Proliferation concerns remain over uranium laser enrichment. The so-called SILEX process, short for ‘Separation of Isotopes by Laser Excitation’ might be employed in a planned enrichment facility in Wilmington, North Carolina, possibly within the next five years. Projections suggest that the commercial SILEX plant will have a capacity of between 3.5m and 6m separative work units a year.
Little is known about the process itself. It uses uranium hexafluoride gas. The gas is cooled to separate the resonance peaks of uranium-235 and 238. A laser beam then selectively excites and separates the uranium 235. The laser pulses at a specific wavelength and a precise repetition rate.
SILEX may have smaller power, emissions, and land use footprints than a comparable gas-centrifuge process, leading to smaller production costs. However, with the advantages have come concerns about proliferation. James Acton, a physicist at the Carnegie Endowment for International Peace, comments that such an enrichment package, using perhaps a quarter of the land needed for a conventional site, will naturally appeal to other producers of enriched uranium, including those that wish to keep their activities hidden.
With most of the details of the project remaining hidden behind national security and intellectual property barriers, researchers are unsure of the indicators that could help to pinpoint a clandestine SILEX plant. A letter published last autumn by a panel of experts reasons that ‘Given the great difficulty of detecting laser isotope enrichment facilities, their spread could undermine U.S. non-proliferation efforts and the ability of the International Atomic Energy Agency to confirm the absence of undeclared nuclear activities…’. It is even currently unknown whether SILEX can produce highly enriched uranium. ‘We just don’t know’, says Acton.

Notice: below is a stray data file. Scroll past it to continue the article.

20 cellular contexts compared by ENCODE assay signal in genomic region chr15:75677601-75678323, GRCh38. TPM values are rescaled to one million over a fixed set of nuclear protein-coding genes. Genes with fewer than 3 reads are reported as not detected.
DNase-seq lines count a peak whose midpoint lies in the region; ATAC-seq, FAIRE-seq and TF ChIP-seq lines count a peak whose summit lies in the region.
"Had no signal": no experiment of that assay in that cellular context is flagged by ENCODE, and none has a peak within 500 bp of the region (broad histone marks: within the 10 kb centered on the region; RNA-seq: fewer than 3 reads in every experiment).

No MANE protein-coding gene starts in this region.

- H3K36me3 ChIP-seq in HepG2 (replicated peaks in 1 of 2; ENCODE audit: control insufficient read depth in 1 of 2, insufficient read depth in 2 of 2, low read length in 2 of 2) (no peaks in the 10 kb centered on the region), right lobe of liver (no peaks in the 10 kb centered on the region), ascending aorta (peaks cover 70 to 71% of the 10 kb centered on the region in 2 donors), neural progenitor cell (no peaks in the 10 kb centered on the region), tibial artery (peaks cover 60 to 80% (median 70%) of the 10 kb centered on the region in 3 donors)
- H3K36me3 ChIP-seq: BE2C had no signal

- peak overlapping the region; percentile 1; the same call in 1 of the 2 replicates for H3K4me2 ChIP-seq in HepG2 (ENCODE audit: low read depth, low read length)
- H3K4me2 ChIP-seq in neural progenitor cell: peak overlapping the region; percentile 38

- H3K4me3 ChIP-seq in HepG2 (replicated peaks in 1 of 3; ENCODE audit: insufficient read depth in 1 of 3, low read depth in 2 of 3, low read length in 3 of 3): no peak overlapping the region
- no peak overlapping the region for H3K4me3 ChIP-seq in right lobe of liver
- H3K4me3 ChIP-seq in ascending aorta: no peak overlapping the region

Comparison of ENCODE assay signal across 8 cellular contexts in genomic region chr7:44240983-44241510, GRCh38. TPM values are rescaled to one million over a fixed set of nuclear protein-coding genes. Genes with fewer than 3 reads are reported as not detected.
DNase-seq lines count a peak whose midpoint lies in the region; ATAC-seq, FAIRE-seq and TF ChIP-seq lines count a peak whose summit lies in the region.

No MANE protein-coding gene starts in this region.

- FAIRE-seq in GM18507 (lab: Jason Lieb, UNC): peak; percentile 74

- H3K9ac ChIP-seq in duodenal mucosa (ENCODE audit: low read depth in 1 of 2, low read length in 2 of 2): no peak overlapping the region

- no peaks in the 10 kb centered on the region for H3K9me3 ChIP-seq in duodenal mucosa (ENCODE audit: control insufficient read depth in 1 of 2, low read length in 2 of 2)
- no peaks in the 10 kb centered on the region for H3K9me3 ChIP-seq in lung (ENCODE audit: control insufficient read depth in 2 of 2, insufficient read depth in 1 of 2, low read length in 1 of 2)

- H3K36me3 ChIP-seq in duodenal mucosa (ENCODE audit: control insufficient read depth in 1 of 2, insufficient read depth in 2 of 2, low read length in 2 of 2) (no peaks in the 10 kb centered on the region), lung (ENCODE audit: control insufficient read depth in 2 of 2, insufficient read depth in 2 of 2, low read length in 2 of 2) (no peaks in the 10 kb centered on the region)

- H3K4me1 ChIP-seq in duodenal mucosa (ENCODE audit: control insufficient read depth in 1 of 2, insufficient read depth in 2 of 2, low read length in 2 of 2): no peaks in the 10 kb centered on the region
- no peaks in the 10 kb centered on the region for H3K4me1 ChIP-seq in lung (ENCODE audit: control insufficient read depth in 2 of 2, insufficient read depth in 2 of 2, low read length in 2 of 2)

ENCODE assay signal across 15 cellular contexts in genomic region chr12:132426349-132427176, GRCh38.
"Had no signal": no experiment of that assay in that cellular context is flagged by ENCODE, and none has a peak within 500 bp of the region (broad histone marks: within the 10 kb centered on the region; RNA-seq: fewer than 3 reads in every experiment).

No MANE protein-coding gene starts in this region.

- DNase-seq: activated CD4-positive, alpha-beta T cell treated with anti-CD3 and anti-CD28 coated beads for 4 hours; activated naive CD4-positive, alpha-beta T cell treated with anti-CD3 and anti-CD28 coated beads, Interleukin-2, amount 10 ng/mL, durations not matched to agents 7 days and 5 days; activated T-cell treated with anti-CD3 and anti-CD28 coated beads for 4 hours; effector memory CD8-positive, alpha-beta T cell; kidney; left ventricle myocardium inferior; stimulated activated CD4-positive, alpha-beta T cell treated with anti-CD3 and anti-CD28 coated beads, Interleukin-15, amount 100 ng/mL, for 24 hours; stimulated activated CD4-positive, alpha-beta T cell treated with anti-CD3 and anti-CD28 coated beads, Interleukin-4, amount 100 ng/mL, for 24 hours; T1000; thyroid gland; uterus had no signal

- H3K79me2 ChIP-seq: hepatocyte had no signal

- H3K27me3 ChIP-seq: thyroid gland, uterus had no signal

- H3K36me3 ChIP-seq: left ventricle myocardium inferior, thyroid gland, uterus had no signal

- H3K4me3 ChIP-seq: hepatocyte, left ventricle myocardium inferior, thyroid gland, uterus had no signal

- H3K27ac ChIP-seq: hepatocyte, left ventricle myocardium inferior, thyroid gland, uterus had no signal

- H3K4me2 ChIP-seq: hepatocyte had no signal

Tammy Orr, CEO of Global Laser Enrichment, the GE-Hitachi subsidiary that develops the technology, disagrees. ‘…there are’, she says, ‘a number of ‘signatures’ which enable detection of attempts to develop and deploy this technology,’ One such signature, she argues, could be the pattern of electricity use at a suspected site, which may be different from what is expected at a centrifuge facility.
The Nuclear Regulatory Commission, which is responsible for giving final approval to the project, has decided that it will not conduct a review into the risks of proliferation linked to the process. ‘The NRC has no statutory requirement to perform a ‘non-proliferation assessment’ as part of its licensing review for the proposed GE-Hitachi facility.’ commented David McIntyre, an NRC spokesman, insisting that the license-review process ‘effectively protects against the unauthorized spread of the technology.’ However, the agency’s chairman, Gregory Jaczko, expressed more caution, noting that evaluating the plant in terms of a proliferation risk ‘is certainly well within our authority as a regulator.’
Some argue that the biggest challenge facing a proliferator wishing to use the SILEX process will be to get hold of the source material. Since the SILEX process still uses the same feed material as Gas Centrifuge Enrichment Plants, a country will still need conversion capacity. That said, however, making sure that cheaper and possibly harder to detect methods of enrichment do not find their way down to the bottom rung of the ladder, where they may be picked up by state and non-state actors for reasons of their own will be one of the challenges facing early adopters.
Sources: ‘New Enrichment Technology Offers Detectable “Signatures,” Advocate Says‘ NTI, 2nd August 2010; ‘Agency Forgoes Proliferation Review of New Nuclear Technology, Despite Worries‘ NTI, 30th July 2010; M. D. Laughter, ‘Profile of World Uranium Enrichment Programs—2009‘, Oak Ridge National Laboratory, April 2009; John L. Lyman, ‘Enrichment Separative Capacity for SILEX‘, Los Alamos National Laboratories, undated.